14ymedio, Olea Gallardo, Havana, 2 January 2023 — Honduras will receive 10 Cuban “high-level education professionals” to help develop a new academic curriculum design that “will completely change the educational model.” This was reported by the Government of Tegucigalpa after the signing of an agreement between the two countries, last Tuesday.
The agreement will last for three years and aims to “contribute to the design and implementation of the process to transform education from the perspective of curriculum, beginning with the establishment of cooperative relations between the two countries.”
The Secretariat of Strategic Planning of Honduras, together with the Secretariats of Education and Cultures, signed the agreement with the Ministry of Education of Cuba, announced through a promotional video published on social networks: “Our educational system will be universal, inclusive, participatory, secular and scientific. Just as it should be and not like the one that is being applied.”
In the photos, a good-looking young white woman details in just under two minutes, smiling and with exaggerated gestures, the importance of the agreement. “The system prioritizes four aspects of teaching: literacy, universal access to education, the importance of teachers and education focused on social change,” she explains, referring to education in Cuba.
Honduras, she continues, “will take as an example this system, which is one of the best in the world, and will make the exclusive system inclusive, and we will begin to raise the cultural level of the population by deepening values such as solidarity and cooperation, taking as a starting point the thought of General Francisco Morazán [founding father of Honduras, nicknamed “the Simón Bolívar of of Central America”], and thus we will eliminate social discrimination through education, and we will be equal.”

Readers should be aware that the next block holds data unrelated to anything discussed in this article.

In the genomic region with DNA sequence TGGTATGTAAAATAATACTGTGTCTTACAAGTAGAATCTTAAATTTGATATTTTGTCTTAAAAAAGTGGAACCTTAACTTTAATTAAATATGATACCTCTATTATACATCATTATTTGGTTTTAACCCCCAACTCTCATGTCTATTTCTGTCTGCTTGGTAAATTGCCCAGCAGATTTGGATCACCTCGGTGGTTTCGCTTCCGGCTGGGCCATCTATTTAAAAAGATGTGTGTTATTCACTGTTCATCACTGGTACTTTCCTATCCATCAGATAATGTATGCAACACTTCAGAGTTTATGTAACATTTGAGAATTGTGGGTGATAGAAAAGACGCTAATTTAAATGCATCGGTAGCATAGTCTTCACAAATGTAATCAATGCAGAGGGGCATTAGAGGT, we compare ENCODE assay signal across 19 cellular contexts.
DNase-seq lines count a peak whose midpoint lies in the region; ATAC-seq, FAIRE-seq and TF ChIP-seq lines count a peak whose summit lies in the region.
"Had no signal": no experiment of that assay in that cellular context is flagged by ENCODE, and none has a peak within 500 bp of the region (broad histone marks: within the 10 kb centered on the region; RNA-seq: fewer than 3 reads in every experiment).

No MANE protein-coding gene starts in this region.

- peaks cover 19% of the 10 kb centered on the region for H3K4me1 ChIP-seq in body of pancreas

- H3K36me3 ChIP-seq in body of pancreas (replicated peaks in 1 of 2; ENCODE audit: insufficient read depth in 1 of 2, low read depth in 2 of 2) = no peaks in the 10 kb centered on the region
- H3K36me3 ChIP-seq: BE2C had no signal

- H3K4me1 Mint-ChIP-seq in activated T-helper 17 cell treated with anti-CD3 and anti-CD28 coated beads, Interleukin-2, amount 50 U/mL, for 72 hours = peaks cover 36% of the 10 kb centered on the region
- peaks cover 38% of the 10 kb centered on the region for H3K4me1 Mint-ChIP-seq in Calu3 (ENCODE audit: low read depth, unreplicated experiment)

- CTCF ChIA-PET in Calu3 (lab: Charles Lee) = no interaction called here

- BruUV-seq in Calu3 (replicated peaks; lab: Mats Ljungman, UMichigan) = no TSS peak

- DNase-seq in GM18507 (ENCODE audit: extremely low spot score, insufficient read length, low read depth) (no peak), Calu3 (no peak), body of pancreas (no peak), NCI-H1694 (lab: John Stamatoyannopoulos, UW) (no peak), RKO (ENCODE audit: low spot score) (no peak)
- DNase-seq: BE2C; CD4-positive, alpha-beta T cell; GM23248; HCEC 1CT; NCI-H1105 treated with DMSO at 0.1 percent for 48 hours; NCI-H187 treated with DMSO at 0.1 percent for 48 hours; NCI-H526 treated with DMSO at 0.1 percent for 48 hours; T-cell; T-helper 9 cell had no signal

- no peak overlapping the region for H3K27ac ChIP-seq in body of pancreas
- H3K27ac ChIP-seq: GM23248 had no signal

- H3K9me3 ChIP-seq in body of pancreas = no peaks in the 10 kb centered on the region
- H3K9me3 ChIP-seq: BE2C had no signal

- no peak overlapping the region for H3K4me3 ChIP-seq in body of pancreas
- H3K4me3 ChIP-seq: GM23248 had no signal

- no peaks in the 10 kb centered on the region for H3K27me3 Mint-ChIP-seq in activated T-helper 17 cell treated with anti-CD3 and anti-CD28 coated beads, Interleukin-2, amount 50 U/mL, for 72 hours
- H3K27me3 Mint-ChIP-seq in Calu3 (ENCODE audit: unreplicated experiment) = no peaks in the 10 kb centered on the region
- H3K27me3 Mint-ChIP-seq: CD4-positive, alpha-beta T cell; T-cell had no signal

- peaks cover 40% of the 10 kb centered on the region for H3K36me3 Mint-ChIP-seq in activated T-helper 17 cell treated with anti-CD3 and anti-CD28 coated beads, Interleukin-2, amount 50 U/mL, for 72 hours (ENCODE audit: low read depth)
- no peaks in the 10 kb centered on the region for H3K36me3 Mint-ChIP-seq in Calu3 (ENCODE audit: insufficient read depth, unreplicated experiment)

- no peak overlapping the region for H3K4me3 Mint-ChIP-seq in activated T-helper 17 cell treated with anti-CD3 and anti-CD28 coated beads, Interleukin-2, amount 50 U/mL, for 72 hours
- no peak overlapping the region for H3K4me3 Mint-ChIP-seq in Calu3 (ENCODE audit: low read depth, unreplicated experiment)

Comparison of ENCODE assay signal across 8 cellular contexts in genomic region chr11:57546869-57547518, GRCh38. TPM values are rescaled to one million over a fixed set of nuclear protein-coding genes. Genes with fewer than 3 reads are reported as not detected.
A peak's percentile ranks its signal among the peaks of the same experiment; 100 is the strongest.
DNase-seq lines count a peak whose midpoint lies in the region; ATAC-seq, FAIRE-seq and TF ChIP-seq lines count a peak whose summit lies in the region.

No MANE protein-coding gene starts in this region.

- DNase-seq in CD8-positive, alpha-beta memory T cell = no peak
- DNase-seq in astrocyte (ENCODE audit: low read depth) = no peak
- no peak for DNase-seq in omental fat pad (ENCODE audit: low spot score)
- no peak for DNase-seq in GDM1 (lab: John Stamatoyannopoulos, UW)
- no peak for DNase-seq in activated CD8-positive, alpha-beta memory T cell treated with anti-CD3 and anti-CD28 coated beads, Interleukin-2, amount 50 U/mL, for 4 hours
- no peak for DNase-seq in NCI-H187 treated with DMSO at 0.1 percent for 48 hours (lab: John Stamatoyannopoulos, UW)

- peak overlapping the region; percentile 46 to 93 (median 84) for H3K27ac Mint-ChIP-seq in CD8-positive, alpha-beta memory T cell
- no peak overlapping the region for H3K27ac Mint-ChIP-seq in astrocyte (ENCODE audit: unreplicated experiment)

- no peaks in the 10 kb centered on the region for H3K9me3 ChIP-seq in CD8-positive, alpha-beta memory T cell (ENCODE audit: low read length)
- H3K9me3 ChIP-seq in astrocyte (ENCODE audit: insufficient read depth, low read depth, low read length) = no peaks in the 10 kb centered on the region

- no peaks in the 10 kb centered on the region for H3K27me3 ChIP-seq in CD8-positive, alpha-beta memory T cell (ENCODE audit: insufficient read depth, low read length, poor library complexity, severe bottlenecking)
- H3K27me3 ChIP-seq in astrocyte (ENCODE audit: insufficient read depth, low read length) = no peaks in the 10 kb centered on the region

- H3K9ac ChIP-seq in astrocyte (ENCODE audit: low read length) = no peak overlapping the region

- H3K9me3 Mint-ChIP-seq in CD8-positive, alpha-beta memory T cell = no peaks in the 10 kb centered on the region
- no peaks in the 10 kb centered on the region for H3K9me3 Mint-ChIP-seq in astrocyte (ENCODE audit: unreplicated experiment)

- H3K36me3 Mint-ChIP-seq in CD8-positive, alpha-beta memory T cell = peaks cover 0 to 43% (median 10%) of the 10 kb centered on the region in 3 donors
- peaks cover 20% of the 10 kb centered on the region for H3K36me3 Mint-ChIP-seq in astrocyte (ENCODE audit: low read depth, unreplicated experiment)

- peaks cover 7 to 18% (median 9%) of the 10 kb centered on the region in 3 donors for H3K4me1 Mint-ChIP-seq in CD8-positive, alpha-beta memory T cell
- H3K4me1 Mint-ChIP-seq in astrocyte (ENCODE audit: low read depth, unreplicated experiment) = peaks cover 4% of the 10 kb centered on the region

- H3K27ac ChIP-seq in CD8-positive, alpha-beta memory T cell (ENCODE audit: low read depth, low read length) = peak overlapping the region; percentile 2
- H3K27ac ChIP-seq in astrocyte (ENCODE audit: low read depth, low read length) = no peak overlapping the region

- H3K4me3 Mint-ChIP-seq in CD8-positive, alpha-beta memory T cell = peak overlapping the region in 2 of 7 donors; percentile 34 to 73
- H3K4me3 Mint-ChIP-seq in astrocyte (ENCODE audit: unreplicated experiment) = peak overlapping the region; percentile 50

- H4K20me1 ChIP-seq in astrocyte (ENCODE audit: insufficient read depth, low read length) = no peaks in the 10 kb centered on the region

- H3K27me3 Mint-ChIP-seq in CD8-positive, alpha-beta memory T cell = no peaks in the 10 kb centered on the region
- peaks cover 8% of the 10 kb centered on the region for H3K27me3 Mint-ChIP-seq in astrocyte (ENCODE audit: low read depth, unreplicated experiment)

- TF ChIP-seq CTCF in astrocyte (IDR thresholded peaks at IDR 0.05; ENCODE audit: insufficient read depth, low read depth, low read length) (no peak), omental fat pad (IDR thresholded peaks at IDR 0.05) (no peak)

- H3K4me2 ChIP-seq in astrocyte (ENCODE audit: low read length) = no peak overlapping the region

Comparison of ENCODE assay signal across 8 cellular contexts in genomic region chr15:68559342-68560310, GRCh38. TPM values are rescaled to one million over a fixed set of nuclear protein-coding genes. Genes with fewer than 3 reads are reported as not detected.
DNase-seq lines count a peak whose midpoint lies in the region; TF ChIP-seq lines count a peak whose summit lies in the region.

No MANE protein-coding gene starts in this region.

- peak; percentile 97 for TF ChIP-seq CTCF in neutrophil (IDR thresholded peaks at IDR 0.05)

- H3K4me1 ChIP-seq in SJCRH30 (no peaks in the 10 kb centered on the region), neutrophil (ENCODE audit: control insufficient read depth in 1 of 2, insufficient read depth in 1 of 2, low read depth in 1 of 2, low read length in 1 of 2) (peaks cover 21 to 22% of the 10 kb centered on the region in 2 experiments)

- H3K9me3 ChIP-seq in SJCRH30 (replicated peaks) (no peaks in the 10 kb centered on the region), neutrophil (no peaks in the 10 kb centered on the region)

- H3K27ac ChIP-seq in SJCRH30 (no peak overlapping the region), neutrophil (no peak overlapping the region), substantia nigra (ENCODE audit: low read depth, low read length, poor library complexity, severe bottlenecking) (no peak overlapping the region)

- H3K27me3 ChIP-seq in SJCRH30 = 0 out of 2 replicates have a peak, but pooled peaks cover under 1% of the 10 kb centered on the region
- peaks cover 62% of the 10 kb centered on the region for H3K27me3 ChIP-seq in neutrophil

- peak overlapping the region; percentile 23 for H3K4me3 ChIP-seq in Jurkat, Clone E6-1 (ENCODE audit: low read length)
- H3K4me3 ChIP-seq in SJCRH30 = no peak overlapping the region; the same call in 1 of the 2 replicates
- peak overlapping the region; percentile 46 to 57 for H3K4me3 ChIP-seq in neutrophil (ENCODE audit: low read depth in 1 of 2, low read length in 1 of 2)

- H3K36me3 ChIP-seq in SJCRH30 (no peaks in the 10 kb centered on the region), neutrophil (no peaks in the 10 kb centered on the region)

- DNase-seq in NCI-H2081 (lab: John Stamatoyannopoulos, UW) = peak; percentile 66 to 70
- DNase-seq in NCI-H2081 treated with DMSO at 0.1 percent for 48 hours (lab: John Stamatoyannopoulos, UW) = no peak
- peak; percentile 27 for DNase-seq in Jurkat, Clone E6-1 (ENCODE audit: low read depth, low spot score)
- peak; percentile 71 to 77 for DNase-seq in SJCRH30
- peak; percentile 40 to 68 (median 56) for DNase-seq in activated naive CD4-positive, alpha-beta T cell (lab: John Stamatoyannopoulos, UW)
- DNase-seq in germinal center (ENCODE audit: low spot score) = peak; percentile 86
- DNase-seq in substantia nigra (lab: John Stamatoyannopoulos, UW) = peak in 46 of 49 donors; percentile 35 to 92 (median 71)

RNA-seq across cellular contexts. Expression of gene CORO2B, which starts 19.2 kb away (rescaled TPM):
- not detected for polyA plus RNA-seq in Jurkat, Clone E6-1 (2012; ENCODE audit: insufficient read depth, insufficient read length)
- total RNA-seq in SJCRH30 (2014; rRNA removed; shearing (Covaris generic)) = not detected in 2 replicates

The speaker emphasizes that “the Cuban school system transmits its knowledge and achievements to 43 countries, and Honduras will now be one of them.” Although the Ministry of Education of Cuba does not currently have updated figures on its international missions, in 2013 it did make public that those countries had a total of 2,326 teachers, then the highest figure recorded, and they intended to increase it in the following years.
At that time, the largest group (423) was in Venezuela, the country with the highest presence of Cuban educators, followed by Equatorial Guinea, with 221, and Angola, with 219. By 2015, Angola had 1,400 teachers.
South Africa and El Salvador are other nations with which the Island has signed educational agreements. The export of professionals — mainly doctors but also teachers, engineers, sailors, architects and even artists — is the main source of funding for the regime, and is considered by several international organizations, such as Human Rights Watch and Prisoners Defenders, as forced labor.
In Honduras, another educational agreement with Cuba is in force, which advises on the Honduran national literacy program with the system called Yo Sí Puedo [Yes I Can], exported to countries such as Mexico.
That agreement was not without controversy, and, in the face of complaints from national teachers, the Honduran Deputy Minister of Education, Edwin Hernández, had to clarify that Cuban teachers would not teach and that “they would only be a support.”
“What we will have is advice; that is, Cuban teachers of high technical level are going to advise us on establishing the program in the country; those who are going to teach literacy are Honduran teachers,” he said last August, while clarifying that his department had not yet “generated expenses for the consultancies.”
“The investment in the Cuban assistance, in relation to the results that this is going to bring, will be minimal,” said the official.
Both countries signed a “memo of understanding” last July, through the Ministry of Foreign Affairs of Honduras and the Ministry of Foreign Trade and Strategic Investment of Cuba. Although the details have not yet come to light, the Honduran Foreign Secretary, Eduardo Enrique Reina, declared: “With this memorandum, we open up the possibility of moving through new paths of collaboration in science and technology, literacy programs and the exchange of scholarships, among other things.”
Tegucigalpa approached Havana again after the electoral victory of Xiomara Castro, former first lady and wife of former Honduran president Manuel Zelaya, deposed on June 28, 2009 when he promoted constitutional reforms that the law prevented him from doing.
Before her election as the first female head of state, the media and the opposition had warned that Castro’s program followed a chavista* plan of “national rebuilding,” something that, in the light of the newly signed agreement, seems to be true.
*Translator’s note: Chavista — i.e. after former Venezuelan president Hugo Chavez
Translated by Regina Anavy
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